Eradicating Amalek Within
The mitzvah of erasing Amalek, to my mind, is an aspect of Judaism that can only be salvaged by turning its gaze inward, to remember the evil qualities that Amalek represents – self-worship and cruelty (using military advantage to attack the weak) sparked by doubt in the presence of a higher moral power – and to strive to remove them from ourselves.
The Kedushas Levi, a sefer to which I am particularly close, brings this down clearly. “Every person in Israel needs to erase the evil part that is concealed in one’s heart, that is known by the name Amalek. This is because whenever the seed of Amalek is found in the world it is found in the human being, since the human is a small world, and therefore there is a reality to “Amalek”, to the force of evil inside every human being, which arises every time to make a human being sin and it is regarding this that the remembrance comes in the Torah.” He goes on to elaborate on the power of Torah study and prayer as our chief weapons to achieve victory over this “Amalek.”
Historically, of course, and especially in recent years, it has manifested quite differently. The mitzvah of erasing Amalek, the story itself, is used to justify fear, hatred, and violence. It is understood far more literally and, in this way, undermines its spiritual success. This was amply documented in Elliot Horowitz’s (z”l) classic study “Reckless Rites” and is a phenomenon even more present in Jewish spaces today. One need not go to Meir Kahane for this. One example: R’ Avi Weiss, correctly citing R’ Soloveitchik – see note 25 in Larry Kaplan’s translation of Kol Dodi Dofek (“Fate and Destiny”) – argues that while “genetic” Amalek is no longer among us, Palestinians still constitute a collective manifestation of Amalek and the mitzvah of wiping out Amalek means waging literal war against them. Only, the Torah (theoretically) doesn’t allow the random murder of individuals. (Imagine such a construct against Jews, or any other people, and ask yourself if that distinction salvages the doctrine.)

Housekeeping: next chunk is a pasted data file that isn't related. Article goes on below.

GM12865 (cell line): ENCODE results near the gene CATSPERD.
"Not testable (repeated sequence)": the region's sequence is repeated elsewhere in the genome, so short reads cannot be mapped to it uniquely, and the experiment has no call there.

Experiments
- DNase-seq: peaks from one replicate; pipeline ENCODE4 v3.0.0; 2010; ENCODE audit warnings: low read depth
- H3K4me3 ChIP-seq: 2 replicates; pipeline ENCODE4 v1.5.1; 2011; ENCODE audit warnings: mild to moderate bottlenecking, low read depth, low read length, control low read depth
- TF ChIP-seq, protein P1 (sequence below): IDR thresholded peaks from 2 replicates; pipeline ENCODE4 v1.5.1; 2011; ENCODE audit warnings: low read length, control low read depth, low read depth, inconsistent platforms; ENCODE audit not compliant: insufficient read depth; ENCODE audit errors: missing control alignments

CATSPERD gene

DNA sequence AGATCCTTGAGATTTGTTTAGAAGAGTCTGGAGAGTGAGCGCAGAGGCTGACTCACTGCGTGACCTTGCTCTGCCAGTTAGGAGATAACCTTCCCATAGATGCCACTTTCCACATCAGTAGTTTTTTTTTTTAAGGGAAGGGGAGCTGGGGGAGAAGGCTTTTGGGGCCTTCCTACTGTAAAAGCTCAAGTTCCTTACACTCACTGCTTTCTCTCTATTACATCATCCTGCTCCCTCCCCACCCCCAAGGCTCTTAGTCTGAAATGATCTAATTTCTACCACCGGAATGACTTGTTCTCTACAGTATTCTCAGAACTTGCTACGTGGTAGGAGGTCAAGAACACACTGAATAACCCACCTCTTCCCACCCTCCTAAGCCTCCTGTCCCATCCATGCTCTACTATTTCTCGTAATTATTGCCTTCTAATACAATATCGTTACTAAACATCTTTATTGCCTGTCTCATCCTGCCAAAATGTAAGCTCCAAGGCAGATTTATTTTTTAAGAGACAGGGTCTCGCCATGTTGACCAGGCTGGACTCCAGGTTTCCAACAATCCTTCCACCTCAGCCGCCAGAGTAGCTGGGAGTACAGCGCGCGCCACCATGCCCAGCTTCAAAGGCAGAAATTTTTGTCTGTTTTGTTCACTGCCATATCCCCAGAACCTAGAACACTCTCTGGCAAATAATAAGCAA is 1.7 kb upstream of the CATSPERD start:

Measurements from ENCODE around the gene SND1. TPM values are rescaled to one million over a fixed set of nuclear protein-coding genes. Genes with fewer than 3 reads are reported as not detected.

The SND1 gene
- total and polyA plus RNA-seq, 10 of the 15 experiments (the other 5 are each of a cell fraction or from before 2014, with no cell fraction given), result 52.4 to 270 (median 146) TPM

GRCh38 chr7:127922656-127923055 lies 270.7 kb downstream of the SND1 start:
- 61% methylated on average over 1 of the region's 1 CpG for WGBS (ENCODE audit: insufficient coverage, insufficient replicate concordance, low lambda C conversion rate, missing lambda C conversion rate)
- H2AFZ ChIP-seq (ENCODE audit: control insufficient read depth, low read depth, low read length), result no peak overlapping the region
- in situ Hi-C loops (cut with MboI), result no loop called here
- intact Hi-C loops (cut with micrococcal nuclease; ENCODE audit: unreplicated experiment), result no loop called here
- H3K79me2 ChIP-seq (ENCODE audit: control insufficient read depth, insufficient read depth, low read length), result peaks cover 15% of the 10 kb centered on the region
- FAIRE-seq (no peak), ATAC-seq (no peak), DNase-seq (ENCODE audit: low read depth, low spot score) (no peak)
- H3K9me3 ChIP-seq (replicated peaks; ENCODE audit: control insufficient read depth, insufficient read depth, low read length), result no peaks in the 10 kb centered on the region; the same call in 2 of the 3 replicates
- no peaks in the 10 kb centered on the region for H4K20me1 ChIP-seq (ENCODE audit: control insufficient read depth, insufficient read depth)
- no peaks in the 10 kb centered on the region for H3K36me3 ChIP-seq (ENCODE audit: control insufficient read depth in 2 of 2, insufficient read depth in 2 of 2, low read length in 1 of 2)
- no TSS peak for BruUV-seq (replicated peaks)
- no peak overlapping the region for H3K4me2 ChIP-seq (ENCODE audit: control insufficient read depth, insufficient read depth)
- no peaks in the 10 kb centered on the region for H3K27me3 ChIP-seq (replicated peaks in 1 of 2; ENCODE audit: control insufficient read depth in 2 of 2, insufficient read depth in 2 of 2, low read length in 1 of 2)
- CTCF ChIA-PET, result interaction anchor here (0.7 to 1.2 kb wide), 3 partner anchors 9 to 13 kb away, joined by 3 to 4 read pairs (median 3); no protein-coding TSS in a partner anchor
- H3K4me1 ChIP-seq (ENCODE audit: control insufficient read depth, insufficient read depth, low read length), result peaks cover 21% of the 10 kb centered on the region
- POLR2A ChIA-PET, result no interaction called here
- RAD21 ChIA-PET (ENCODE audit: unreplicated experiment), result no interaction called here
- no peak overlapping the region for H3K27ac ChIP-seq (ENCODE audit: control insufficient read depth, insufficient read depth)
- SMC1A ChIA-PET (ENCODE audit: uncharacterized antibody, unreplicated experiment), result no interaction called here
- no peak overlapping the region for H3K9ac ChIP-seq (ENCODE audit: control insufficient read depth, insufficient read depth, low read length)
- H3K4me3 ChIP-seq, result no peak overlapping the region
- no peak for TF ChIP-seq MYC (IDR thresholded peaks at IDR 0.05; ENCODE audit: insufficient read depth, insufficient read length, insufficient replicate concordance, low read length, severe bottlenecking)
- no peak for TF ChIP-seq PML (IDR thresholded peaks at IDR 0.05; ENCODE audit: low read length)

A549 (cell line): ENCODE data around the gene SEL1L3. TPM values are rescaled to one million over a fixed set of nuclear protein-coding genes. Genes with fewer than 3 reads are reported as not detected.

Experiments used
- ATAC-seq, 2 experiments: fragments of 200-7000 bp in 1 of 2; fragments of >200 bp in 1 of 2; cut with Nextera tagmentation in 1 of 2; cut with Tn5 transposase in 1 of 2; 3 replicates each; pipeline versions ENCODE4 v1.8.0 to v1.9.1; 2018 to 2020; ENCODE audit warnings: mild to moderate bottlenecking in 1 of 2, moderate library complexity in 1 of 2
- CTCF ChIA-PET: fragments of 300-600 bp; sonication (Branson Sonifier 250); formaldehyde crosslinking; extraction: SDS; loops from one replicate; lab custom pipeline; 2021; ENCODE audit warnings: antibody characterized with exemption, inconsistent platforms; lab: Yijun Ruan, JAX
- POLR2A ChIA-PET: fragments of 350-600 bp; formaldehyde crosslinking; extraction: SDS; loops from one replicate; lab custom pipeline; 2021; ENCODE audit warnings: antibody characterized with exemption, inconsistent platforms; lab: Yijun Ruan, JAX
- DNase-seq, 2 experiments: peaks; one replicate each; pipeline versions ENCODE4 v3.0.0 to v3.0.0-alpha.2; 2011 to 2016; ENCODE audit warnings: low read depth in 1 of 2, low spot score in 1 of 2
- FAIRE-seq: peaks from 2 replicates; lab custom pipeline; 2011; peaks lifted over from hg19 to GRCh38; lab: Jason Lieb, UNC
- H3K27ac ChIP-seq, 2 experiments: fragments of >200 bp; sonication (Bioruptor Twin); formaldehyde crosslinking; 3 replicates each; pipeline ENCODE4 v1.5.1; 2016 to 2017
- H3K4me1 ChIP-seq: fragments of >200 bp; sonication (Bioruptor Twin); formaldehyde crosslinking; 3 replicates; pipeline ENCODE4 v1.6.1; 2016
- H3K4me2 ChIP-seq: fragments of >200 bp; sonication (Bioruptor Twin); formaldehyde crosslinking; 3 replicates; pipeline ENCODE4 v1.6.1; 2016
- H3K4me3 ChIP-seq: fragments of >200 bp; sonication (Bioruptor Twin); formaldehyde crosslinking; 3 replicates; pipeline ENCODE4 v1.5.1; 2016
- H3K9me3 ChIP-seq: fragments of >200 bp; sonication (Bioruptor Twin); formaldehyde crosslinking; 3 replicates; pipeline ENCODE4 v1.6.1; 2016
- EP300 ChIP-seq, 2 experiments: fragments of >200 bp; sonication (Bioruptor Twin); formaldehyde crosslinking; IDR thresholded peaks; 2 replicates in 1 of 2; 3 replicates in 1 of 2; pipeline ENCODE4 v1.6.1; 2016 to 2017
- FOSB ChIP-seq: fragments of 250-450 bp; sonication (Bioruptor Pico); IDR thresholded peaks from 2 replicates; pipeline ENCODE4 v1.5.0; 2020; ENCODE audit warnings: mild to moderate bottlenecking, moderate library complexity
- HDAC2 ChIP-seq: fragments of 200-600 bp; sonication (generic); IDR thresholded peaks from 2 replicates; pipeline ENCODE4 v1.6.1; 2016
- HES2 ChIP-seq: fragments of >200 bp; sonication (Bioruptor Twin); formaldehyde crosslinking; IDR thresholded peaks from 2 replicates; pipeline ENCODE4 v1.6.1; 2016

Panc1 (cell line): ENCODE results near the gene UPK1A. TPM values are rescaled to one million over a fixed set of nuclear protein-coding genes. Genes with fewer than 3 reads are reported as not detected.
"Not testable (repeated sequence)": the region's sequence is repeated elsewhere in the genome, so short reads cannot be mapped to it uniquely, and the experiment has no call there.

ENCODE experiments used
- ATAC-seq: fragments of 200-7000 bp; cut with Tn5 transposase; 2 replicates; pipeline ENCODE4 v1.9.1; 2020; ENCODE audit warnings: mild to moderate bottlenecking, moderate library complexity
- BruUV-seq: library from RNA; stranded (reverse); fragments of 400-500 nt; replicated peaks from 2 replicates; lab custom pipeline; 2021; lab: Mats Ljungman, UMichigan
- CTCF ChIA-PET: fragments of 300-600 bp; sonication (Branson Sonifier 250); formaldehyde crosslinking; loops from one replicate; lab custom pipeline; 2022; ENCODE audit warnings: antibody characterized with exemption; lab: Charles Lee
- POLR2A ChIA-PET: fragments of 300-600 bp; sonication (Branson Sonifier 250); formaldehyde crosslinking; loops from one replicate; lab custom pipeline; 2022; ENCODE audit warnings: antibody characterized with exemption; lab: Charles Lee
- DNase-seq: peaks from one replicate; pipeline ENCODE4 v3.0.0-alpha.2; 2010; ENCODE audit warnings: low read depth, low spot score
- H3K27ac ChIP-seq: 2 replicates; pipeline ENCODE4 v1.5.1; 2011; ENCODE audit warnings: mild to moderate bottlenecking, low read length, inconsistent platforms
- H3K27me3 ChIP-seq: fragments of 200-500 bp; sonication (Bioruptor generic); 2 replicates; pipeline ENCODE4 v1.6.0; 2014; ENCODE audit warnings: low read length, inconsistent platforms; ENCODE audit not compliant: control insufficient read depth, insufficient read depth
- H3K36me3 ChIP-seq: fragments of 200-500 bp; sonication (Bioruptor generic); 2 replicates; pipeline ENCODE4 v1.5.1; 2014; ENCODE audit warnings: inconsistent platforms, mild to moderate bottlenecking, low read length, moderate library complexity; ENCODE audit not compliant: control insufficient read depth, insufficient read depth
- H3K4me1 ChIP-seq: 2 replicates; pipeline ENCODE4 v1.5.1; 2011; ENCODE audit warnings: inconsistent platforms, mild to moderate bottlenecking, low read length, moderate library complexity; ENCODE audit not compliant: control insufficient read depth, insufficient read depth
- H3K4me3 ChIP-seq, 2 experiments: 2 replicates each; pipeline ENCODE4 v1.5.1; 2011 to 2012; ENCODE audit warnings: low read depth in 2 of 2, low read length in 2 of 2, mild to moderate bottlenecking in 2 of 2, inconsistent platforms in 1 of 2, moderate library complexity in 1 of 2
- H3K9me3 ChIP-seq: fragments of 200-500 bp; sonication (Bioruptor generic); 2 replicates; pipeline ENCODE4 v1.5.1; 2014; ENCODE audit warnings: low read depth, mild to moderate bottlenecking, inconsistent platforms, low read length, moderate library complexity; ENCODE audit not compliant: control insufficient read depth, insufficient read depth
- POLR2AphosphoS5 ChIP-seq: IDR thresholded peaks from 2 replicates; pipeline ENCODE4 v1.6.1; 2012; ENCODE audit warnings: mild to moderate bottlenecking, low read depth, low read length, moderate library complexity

Perhaps this is connected to the disparate ways “never again” is understood. For Kahane, who popularized the phrase, it meant a justification for any violent or oppressive action in the name of Jewish power. Moral rules and limitations no longer applied, at least to Jews. A Kahane-lite position might justify (perhaps “regrettably”) indefinite systemic oppression while condemning the stochastic terror that inevitably flows from it, again in the name of fighting Amalek and preserving Jewish power. “Never again.”
For others, it meant “never again” to anyone, that the Holocaust was carried out by “ordinary men,” that anyone (including ourselves) could become an oppressor under the right circumstances, and eternal vigilance was required to prevent this. This is an unending task – from generation to generation (“MiDor Dor”) – because these qualities are built into our very DNA.
Zachor is a difficult mitzvah after Baruch Goldstein, y”sh, there is no doubt about it. It is a difficult mitzvah when people even since that terrible Purim continue to justify and even celebrate violence against human beings in the name of this mitzvah. Nevertheless, the need to eradicate this evil, this Amalek, within ourselves is more urgent than ever. It can be a beautiful mitzvah if we make it so.
May we all fulfill the mitzvah of mechiyas Amalek with the proper kavanah, and may we win our struggle against fear, hatred, violence, cruelty, and self-worship.